New Year Goals: How to Hold a Vision Setting Workshop with Friends

This year, go beyond New Year’s resolutions — here’s how to hold a vision setting workshop with friends that will help you align your goals for the coming year and create an action plan to help achieve those goals.

If you’re Type A like me, you probably live for setting goals and resolutions. I don’t need a New Year to inspire me, but that doesn’t mean it’s not a good time to create a roadmap for the upcoming 12 months. And, this past weekend, I sat down with three girlfriends to hold a vision setting workshop.

I’m lucky to have women in my life who are similarly focused on self-improvement, working towards goals, and realizing that we have the autonomy to create a life that leaves us feeling enriched and grateful. Taking the time to sit down and discuss our visions not only gives us a plan moving forward, but it helps us realize how much work we’ve done in getting to this point.


So, how do you go about holding a vision setting workshop with friends? Well, two years ago, my friend, Jen, and I attended a Vision Setting evening. We spent a few hours with other women in the beautiful class space at Take Care Shop DC discussing our visions for the upcoming year and goal-setting practices. We made our way through several worksheets that helped us think through what we wanted to achieve and how to get there.

When we decided to hold our own vision setting workshop this year with two other friends, Jen dug up the worksheets from this 2018 session. She printed off copies for each of us and we came together on a Sunday afternoon to work through the pages and discuss game plans for our goals.

We set a timer for each page, filled each out as best we could given our current goals, and then went one-by-one discussing our notes. Hearing everyone else’s responses was clutch — there were so many points that I may not have thought of until someone else mentioned it and it’s interesting hearing how we each interpret different prompts. This is where I would recommend not having more than 4-5 attendees. We spent over 3 hours going through the worksheets between 4 of us.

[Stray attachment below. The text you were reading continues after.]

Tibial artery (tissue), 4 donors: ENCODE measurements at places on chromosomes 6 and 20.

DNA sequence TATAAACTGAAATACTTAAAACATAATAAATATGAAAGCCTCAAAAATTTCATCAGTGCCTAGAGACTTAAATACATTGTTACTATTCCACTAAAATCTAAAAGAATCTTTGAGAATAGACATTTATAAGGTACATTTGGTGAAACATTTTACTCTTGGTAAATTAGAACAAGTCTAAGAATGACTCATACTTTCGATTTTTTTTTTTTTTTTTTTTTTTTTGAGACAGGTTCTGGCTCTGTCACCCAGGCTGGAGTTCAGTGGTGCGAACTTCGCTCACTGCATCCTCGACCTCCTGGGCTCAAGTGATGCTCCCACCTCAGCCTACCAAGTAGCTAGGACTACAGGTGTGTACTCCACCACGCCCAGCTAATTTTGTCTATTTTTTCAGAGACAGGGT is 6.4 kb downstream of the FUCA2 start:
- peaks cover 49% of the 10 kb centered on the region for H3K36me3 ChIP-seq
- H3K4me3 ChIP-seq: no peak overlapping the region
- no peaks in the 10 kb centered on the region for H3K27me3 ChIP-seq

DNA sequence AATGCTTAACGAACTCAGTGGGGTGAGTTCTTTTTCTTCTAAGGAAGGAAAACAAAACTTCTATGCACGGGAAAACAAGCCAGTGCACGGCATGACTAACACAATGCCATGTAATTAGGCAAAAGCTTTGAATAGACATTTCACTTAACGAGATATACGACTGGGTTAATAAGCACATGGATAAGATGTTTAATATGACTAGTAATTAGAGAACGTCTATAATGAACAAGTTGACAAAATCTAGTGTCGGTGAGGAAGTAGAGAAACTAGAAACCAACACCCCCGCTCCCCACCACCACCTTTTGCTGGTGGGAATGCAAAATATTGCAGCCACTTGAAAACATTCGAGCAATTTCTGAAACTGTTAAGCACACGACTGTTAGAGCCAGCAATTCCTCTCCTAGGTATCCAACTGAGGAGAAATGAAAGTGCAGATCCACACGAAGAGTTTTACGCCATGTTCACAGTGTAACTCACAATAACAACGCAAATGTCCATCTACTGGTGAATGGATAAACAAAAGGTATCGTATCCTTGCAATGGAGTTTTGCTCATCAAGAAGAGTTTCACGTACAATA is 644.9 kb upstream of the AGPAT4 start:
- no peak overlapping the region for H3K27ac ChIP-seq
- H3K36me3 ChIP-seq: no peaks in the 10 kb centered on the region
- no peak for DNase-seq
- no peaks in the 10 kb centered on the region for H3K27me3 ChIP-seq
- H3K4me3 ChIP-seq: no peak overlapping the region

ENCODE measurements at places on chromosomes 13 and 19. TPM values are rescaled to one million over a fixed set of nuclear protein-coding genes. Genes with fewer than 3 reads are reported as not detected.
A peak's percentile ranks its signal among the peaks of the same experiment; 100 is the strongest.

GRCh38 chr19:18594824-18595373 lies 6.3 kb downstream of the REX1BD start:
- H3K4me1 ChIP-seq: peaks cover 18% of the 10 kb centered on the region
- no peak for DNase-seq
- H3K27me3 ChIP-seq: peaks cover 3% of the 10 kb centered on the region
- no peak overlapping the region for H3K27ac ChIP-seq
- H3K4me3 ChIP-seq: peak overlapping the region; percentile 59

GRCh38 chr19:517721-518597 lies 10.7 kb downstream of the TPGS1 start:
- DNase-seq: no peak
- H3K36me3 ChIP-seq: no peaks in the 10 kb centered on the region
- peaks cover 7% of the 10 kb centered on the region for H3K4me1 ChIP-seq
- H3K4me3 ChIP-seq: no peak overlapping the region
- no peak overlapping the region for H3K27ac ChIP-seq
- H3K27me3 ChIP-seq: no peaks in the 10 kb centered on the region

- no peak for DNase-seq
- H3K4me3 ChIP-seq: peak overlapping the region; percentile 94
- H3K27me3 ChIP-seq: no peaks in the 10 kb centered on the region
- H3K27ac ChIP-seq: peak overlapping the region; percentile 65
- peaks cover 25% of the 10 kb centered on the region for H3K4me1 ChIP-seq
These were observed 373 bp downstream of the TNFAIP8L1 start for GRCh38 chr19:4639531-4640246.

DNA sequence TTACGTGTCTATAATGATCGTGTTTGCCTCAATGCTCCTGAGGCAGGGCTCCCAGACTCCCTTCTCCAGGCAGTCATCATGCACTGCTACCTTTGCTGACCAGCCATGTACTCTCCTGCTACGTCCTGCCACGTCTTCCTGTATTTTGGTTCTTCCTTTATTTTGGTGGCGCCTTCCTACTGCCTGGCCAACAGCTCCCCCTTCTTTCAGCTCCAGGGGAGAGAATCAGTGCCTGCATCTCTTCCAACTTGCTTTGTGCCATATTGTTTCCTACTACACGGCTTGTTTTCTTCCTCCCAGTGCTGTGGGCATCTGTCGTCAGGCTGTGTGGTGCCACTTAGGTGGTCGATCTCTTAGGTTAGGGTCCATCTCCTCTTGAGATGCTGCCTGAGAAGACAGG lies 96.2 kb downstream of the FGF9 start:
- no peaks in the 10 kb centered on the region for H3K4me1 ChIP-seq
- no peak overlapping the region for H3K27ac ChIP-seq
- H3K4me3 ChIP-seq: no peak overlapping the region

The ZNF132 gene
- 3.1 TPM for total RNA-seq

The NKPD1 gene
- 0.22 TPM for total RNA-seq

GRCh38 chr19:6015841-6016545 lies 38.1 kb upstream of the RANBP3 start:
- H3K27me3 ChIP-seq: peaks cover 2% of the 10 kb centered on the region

Below are details on each section we discussed, how much time was spent, and examples of what we came up with.



how to hold a vision setting workshop with friends



If you want to hold your own vision setting workshop with friends, here are the steps we took:

    1. 5 MINUTES: The first worksheet had us brainstorm words and concepts that come to mind in three key areas for goal setting: (1) Health, (2) Personal, (3) Career/Passion. Here are a few examples of some of the words and phrases I used:
      • Health: intentional meals, consistent exercise, staying active, finding my version of mindfulness, sleep, balance, waking up early, nourish, drink water, end my day with tea
      • Personal: savor each day, intentionally use my time, minimize, travel, quality time with Adam and friends, being present
      • Career/Passionfind success as I pursue a new job, increase freelance work, find purpose, stretch myself creatively, pursue hobbies without monetization, educate myself, increase blog revenue
    2. 5 MINUTES: The second worksheet is based on the law of attraction. We filled in a circle with things that we want and, outside the circle, we wrote the things that we don’t want. I thought about the three sections from the previous page and below are just a few of the items I wrote down (I wrote A LOT):
      • Inside the circledaily barre, early wake-up routine, evening routine, more veggies and protein, time for beauty maintenance and face masks, more savings, increased income, more blog partnerships, more freelance work, more essay writing, success in my new job, learning to manage a team, new portfolio pieces, international travel, taking creative classes, FUN, more plans with friends, hosting/entertaining, finish home projects, creating a happy home, new holiday traditions, productivity
      • Outside the circle: snoozing, sugar, alcohol, late nights, wasted time, STUFF